If you are the spouse, partner, significant other, or support person of a woman who is experiencing perinatal challenges, you are not alone. Over 20% of all childbearing women develop what is clinically called postpartum depression/anxiety (PPD). A significant percentage of those women also experience depression or anxiety while pregnant. As her primary support, this may feel overwhelming. You may be wondering how to help her.
Here are my suggestions, both as a therapist who specializes in helping families with postpartum challenges, and also as a survivor of PPD.
Let me begin by expressing my gratitude to my wonderful support people: my dear husband, my mother and father, my mother-in-law, and my siblings. I am so fortunate to have them in my life and my children’s lives. Without them, my PPD experience would have been much more challenging. I am forever grateful to these beautiful people.
How to Support Someone with PPD
Here are some suggestions for helping your loved one, learned from personal and professional experience.
- Seek competent help. Don’t try to diagnose her yourself. PPD is not what the media portrays it to be, and you may be misinformed. Go to Postpartum Support International (www.postpartum.net) for a list of co-coordinators in each state or country who can provide you with resources for perinatal specialists (psychotherapists, psychiatrists, support groups, lactation consultants, and more). She needs a thorough assessment by a trained perinatal professional, who can then determine a comprehensive treatment plan involving multidisciplinary, trained helpers.
- If you suspect your wife or loved one is experiencing a psychiatric emergency, take her immediately to the hospital for an evaluation. This can help you to access support services and interventions.
- Educate yourself about perinatal mood/anxiety disorders (PMAD). Once it’s confirmed that your loved one is experiencing a PMAD, seek out facts, information, and online support groups for clients and their family members. Postpartum Support International (www.postpartum.net) can help with these resources as well.
- Tell her when you notice she is getting better. She will look to you for evidence that she is recovering. Supportive phrases like, “I see you smiling today,” or “You were singing in the shower!” can go a long way.
- Encourage her to rest, exercise, and get good nutrition. Help her with baby care, and line up additional support if necessary, such as extended family or postpartum doulas and caregivers (www.DONA.org).
- Attend her appointments with her. These can include therapy, medication management, well-baby appointments, well-mama appointments, and more.
- Work with healing professionals to support your loved one. These may be lactation consultants, psychotherapists, psychiatrists, postpartum doulas, or other healing professionals.
- Get support for yourself. This is a very difficult time, and you need encouragement and emotional and practical support as well. Don’t be afraid to ask for help.
- Remind your loved one that she is experiencing a medical condition. It will resolve with treatment, but it is not an experience she can easily “snap out of.” Postpartum challenges are influenced by biochemistry, genetic predisposition, hormonal fluctuations, and sleep deprivation, among other factors. With treatment, she will get better. Tell her that, even if both of you feel discouraged. It’s the truth.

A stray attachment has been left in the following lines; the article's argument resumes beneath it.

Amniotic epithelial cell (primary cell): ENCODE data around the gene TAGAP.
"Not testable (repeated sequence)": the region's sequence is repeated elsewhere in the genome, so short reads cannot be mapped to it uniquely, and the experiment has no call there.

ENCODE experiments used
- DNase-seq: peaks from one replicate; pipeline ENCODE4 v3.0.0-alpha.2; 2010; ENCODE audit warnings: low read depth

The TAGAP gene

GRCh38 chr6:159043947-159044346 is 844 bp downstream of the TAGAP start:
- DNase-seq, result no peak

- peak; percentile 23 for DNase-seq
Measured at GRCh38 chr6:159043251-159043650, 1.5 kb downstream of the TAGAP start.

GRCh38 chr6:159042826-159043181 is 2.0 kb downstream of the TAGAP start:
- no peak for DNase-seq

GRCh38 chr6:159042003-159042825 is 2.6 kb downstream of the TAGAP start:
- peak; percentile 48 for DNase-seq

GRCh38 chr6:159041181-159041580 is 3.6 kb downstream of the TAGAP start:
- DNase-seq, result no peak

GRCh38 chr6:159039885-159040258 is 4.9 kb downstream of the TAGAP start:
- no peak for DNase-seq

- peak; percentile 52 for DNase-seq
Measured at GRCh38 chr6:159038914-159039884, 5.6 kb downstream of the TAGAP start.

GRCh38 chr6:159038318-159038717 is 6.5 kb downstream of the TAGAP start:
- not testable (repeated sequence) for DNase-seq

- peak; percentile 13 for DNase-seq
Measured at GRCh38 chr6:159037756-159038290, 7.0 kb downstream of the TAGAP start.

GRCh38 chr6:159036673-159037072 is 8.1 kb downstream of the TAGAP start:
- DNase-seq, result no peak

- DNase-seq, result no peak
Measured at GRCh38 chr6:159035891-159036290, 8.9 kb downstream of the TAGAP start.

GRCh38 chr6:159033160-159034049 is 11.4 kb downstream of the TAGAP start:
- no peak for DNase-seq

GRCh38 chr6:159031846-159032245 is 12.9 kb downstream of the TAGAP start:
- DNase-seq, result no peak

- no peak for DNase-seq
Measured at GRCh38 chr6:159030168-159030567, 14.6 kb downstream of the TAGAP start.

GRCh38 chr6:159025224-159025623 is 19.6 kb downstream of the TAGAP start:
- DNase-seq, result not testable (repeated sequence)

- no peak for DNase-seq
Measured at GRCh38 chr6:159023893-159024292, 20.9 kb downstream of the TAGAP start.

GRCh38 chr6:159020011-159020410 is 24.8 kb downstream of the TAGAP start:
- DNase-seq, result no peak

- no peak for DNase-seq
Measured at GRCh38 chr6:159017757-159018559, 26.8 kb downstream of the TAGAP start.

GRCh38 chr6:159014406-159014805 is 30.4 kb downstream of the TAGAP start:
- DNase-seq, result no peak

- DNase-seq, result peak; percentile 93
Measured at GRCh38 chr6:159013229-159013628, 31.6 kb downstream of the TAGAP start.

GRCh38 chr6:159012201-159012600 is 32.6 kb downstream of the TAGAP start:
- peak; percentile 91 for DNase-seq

- Remember that PPD is not anyone’s fault. Unfortunately, stigma exists about getting help for perinatal challenges, even though PPD is basically poorly-timed anxiety and depression. PPD can happen to all women of all socioeconomic backgrounds. It does not discriminate.
- If medications are indicated, support her. A person would not ignore doctor’s advice to receive interventions for diabetes or pneumonia, so why are we so resistant to obtaining support for our brains? Serotonin, the neurotransmitter that regulates mood, is highly susceptible to fluctuations in the perinatal stage. This can be due to rapid hormonal shifts and sleep deprivation, among other factors. If a woman is experiencing significantly distressing symptoms, her provider may recommend medication management in addition to a wide range of holistic approaches. We must be vigilant and attentive in order to help our loved ones receive the services they need and deserve.
- If she chooses to let go of breast-feeding, support her. If she is facing a PMAD that requires sleep recovery for resolution, she may not feel she can continue breast-feeding. She may feel very guilty for doing so. If she wishes to continue breast-feeding, encourage her and help her via bottle-feeding the baby at night, either with pumped breast-milk or supplemented formula. Get a night-nurse, if you can afford it. Supportive extended family members may be able to go in shifts with you for night feedings so that Mom can get rest and restore her serontonin.
- Make sure you are also getting rest. You both need five consecutive hours of sleep to restore serotonin. Monitor yourself for signs of a PMAD. Fathers, partners, adoptive parents, and support persons can also experience PMAD, even without experiencing the hormonal influences that birth mothers do.
- Remain positive. This is temporary. She will recover, and there are trained perinatal professionals who can guide you through this.
© Copyright 2011 by Andrea Schneider, LCSW. All Rights Reserved. Permission to publish granted to GoodTherapy.org.
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